The Supreme Court struck down the key provision of the landmark Voting Rights Act of 1965 on Tuesday, as Chief Justice John Roberts explained in the 5-4 majority opinion that the law’s conditions do not apply today.
The Alabama county involved in the case, Shelby, questioned Section 5 of the legislation. The Supreme Court struck down Section 4, which contains the formula that determines which states with a history of racial discrimination to get clearance from the Justice Department before enacting any voting laws.
The Voting Rights Act was most recently renewed in 2006, when it passed through Congress with near-unanimous support. It was not set to expire until 2031.
It has remained a factor throughout the last two elections. Indeed, since 2005, seven of the nine statesincluded in the law — Alabama, Arizona, Georgia, Mississippi, South Carolina, Texas, and Virginia — have passed laws involving voter identification or other methods that make voting more difficult.
There were a few times the Voting Rights Act applied in the 2012 election between President Barack Obama and Republican Mitt Romney:
- A federal court struck down a voter ID law in Texas last August after the Justice Department blocked it, writing that it would have a “retrogressive effect” on the ability of minority voters to cast ballots. The court also said that the “implicit costs” of getting proper ID “will fall most heavily on the poor.”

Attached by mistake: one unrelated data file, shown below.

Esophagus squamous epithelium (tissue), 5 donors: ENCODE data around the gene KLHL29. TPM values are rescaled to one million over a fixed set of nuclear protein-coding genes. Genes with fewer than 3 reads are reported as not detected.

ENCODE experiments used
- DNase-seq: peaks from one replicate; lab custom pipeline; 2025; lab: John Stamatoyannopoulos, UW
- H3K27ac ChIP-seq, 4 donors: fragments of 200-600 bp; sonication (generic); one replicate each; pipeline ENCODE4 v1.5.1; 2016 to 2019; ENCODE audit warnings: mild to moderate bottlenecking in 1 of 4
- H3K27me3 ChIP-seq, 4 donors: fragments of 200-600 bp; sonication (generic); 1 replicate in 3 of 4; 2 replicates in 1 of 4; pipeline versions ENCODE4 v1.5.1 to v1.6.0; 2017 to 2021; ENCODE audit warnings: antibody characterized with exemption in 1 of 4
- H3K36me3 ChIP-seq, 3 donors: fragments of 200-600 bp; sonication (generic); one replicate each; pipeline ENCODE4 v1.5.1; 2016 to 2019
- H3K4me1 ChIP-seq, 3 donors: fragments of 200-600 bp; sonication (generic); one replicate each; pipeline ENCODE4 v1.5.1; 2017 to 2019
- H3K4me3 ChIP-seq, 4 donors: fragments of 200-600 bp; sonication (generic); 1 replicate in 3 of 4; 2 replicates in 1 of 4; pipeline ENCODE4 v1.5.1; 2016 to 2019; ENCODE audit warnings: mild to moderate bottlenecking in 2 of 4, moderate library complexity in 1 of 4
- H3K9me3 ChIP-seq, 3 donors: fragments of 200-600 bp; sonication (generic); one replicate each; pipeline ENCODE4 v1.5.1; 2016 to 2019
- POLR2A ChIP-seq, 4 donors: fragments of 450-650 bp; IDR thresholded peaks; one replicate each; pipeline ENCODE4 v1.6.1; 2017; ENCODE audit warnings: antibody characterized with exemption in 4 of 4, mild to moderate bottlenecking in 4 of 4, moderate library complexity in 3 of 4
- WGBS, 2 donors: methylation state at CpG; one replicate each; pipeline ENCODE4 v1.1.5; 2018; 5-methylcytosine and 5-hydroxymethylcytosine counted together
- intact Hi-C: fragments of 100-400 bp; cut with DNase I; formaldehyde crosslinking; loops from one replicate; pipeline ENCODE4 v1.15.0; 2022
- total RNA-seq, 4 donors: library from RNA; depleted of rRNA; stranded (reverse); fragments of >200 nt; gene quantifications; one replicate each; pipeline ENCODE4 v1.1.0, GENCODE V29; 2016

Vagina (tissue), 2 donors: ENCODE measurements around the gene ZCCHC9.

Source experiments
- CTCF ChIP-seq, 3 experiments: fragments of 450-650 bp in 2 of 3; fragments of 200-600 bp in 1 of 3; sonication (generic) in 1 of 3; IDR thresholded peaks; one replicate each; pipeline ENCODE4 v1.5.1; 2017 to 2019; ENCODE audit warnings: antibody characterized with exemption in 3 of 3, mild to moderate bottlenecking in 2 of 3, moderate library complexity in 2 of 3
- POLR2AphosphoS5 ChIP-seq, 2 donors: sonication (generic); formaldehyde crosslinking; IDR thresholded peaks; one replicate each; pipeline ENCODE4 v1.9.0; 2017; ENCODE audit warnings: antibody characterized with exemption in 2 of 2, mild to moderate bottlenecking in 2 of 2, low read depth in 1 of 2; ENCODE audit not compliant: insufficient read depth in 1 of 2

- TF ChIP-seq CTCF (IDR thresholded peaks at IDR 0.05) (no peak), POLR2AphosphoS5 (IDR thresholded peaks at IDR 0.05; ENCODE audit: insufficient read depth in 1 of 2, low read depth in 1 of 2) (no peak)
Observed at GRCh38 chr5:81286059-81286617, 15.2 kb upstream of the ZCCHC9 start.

- The Justice Department blocked a voter ID law in South Carolina. It was later approved by a court after an agreement that lessened its effects on minority voters. The Justice Department praised the decision, saying it welcomed “the court’s agreement that South Carolina’s law required broad modification in order to respond to the serious concerns raised by the attorney general that the law as written would exclude minority voters.”
- Also in August, a court blocked the implementation of early-voting restrictions in Florida, saying it unfairly discriminated against blacks. African-Americans were far more likely to vote early than whites in recent elections, and the law passed in Florida attempted to limit early-voting days from 14 to just eight.
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